Should someone who quits for any reason receive unemployment benefits?

By MARK HARMSWORTH  | 
Dec 17, 2020
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The unemployment system in Washington has been universally criticized this year for its inadequate management, lack of fraud prevention mechanisms, problems with transparency and inability to dispatch its primary function: paying the correct unemployment benefits to the right people in a timely fashion.

Now the legislature is starting to pay attention and is looking to make some changes to the unemployment system. Recent proposals are coming into focus, but not all of the ideas are going to work and be beneficial to our state’s businesses and workers.

Senator Karen Keiser (D), who chairs the Labor and Commerce Committee has proposed removing the adjudication processes for employees that quit their jobs voluntarily. The adjudication process exists today to determine if the reason someone quits their job should qualify them for unemployment benefits.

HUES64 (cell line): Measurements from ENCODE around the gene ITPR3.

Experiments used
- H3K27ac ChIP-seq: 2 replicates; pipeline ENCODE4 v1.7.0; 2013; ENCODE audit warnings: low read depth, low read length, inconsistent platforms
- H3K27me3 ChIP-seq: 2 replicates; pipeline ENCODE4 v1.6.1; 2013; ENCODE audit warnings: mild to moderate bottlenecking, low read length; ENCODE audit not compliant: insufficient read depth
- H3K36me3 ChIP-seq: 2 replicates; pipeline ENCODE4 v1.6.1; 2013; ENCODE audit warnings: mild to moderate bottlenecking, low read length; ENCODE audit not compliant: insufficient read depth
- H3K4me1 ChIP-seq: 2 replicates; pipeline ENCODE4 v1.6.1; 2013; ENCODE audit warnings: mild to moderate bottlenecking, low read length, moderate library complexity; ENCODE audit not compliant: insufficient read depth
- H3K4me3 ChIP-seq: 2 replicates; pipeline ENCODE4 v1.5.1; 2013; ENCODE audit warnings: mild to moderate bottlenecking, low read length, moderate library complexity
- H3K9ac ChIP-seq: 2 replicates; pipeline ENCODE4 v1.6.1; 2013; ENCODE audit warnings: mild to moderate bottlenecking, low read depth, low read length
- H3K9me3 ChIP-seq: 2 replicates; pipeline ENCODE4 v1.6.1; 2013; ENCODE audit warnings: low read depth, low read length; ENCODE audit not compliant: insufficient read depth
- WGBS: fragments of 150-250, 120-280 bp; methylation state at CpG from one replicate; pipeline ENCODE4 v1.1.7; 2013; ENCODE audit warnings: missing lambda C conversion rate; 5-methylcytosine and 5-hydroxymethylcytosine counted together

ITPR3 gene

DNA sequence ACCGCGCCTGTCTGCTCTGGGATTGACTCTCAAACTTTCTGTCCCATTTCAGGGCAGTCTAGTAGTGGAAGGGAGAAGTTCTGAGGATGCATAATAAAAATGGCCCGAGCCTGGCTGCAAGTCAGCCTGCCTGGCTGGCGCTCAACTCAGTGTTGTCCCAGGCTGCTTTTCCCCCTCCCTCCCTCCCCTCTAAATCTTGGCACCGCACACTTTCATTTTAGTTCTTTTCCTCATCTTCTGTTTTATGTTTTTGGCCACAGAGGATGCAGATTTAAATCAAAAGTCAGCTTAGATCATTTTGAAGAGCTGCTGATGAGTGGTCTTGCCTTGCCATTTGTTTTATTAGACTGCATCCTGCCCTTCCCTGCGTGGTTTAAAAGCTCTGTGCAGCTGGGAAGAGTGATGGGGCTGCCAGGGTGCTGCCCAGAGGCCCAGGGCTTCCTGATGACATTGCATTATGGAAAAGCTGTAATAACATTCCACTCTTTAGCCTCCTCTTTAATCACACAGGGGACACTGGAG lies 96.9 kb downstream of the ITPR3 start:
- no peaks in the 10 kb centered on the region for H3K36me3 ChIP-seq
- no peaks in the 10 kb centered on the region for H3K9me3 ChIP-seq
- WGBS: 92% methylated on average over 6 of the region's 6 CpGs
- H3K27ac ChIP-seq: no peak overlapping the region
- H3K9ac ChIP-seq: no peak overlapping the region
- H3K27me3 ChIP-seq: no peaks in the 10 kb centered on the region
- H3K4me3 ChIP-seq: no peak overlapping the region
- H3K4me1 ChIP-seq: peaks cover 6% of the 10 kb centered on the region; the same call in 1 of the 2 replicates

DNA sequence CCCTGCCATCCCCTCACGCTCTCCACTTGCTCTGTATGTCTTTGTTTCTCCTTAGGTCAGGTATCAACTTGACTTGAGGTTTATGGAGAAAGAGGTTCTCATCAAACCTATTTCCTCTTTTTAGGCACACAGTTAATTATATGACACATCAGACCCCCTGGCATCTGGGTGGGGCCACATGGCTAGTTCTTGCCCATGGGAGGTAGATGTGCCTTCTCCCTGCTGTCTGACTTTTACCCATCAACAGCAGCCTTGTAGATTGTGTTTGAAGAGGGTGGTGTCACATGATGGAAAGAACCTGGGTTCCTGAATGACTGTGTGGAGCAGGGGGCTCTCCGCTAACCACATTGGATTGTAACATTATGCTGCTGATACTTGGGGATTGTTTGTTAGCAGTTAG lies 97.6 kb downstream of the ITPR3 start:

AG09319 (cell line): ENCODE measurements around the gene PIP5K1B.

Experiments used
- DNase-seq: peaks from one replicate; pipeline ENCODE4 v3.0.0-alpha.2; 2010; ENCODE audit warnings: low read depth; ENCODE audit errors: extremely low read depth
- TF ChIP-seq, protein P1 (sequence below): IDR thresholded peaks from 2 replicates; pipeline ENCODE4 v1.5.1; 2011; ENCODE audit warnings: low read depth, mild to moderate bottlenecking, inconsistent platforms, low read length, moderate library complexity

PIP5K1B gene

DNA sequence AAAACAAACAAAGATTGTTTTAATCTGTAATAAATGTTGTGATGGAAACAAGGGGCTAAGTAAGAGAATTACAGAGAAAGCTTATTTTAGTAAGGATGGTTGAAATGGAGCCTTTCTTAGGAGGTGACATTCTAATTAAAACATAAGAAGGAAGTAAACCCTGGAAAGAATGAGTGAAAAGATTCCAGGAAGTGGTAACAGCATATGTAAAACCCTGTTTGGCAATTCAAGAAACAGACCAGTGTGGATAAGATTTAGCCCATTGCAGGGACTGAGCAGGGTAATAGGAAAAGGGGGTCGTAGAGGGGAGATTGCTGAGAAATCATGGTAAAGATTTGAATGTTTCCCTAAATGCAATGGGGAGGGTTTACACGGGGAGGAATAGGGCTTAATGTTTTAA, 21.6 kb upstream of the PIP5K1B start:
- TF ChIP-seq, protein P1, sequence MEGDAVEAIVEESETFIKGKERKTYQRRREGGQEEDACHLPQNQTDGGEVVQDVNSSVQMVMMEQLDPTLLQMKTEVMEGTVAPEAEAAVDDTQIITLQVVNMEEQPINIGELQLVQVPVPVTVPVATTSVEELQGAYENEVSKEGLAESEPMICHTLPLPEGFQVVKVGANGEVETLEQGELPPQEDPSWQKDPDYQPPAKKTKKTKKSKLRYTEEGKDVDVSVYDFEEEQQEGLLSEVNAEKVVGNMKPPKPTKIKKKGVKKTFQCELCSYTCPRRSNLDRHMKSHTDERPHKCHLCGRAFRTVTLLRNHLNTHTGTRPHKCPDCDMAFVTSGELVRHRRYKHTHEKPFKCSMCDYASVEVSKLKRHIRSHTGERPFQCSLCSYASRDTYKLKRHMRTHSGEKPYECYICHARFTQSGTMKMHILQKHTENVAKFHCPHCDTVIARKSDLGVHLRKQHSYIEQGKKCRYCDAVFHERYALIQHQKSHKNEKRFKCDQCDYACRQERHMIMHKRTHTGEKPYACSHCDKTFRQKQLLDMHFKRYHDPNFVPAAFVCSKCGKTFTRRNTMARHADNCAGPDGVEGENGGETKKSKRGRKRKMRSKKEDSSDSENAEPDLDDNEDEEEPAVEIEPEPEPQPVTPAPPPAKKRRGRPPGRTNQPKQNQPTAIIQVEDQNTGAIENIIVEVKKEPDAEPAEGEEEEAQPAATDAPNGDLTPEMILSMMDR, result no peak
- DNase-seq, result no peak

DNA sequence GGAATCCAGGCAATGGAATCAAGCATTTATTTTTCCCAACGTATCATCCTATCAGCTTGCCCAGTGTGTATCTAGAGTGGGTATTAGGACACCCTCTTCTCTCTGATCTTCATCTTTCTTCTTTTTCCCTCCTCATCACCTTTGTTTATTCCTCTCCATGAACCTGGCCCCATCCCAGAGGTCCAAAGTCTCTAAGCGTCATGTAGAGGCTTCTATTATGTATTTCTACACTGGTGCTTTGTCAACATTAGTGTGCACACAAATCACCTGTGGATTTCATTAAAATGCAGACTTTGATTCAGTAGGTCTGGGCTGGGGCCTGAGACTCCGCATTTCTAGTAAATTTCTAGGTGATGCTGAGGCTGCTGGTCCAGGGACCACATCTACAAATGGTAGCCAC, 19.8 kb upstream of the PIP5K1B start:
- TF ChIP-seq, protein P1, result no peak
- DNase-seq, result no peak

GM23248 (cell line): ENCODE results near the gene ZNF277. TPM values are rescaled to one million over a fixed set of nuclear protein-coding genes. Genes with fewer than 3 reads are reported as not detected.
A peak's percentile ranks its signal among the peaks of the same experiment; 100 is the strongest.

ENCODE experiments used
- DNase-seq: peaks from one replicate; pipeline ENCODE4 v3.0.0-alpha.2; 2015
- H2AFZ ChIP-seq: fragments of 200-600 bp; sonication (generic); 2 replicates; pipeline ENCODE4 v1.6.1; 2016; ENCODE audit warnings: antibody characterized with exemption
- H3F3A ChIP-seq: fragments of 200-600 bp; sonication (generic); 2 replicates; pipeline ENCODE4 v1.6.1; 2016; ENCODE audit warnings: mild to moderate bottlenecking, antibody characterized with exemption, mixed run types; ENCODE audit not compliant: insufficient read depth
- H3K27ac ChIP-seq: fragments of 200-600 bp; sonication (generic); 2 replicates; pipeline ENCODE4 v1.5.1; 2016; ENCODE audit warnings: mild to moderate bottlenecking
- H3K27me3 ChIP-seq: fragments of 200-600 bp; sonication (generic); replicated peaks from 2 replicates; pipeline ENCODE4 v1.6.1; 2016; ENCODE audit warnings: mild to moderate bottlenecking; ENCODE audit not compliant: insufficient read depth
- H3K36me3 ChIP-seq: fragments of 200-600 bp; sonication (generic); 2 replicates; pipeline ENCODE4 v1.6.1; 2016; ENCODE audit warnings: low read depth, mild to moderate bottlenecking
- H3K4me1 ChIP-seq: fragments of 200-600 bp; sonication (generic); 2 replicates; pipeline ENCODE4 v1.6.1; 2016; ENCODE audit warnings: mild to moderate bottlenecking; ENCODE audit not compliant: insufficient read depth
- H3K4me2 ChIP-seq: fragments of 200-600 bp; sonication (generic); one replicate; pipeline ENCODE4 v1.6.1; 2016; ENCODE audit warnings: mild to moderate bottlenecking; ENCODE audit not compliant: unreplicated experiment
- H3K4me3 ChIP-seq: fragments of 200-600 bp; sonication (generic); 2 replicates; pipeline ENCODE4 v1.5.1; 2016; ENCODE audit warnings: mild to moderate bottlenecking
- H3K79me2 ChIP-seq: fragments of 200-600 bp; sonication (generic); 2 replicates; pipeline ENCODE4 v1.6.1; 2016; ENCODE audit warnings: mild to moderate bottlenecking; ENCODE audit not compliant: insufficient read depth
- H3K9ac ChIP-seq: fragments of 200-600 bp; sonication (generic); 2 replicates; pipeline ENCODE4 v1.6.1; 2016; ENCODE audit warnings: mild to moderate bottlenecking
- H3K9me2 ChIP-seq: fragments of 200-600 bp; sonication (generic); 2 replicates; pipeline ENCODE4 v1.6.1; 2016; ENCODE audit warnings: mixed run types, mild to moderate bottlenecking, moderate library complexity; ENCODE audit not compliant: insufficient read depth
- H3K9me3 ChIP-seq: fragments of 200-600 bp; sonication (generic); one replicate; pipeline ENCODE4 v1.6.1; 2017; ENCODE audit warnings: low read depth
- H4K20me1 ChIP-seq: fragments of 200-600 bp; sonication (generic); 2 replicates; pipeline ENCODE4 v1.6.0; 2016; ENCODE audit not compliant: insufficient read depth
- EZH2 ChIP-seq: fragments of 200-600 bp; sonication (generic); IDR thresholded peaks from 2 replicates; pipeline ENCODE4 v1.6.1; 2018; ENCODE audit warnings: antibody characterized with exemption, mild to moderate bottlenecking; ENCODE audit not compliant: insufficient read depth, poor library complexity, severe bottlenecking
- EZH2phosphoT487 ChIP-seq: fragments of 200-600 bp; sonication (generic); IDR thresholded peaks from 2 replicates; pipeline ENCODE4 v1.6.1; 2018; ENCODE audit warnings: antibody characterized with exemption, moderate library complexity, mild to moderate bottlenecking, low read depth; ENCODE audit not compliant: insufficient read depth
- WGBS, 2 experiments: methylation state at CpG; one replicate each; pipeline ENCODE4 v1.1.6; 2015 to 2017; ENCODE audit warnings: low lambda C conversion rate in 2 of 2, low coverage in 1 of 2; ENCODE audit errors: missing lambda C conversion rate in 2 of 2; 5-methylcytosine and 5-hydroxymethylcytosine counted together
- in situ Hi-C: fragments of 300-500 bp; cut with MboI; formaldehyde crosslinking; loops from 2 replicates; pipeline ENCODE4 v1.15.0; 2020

By changing the unemployment benefit qualification to include voluntary quits, there will be fraudulent claims from less than honest employees. Today’s system doesn’t stop payments to legitimate claims, such as a company moving its offices, closing or other qualifying reasons, but it does stop a disgruntled employee just quitting for no reason and claiming unemployment. Employers pay 100% of the taxes to fund the unemployment fund so they shouldn’t have to pay for employees that quit for no good reason.

ESD has struggled during the pandemic with increased claim payouts and potential fraud from their own internal relaxation of the adjudication rules. When there are no checks, there will be fraud.

Removing the criteria that qualifies an employee for unemployment benefits will further deplete the unemployment trust fund balance and disenfranchise the employers paying the unemployment taxes and employees who legitimately qualify for unemployment benefits.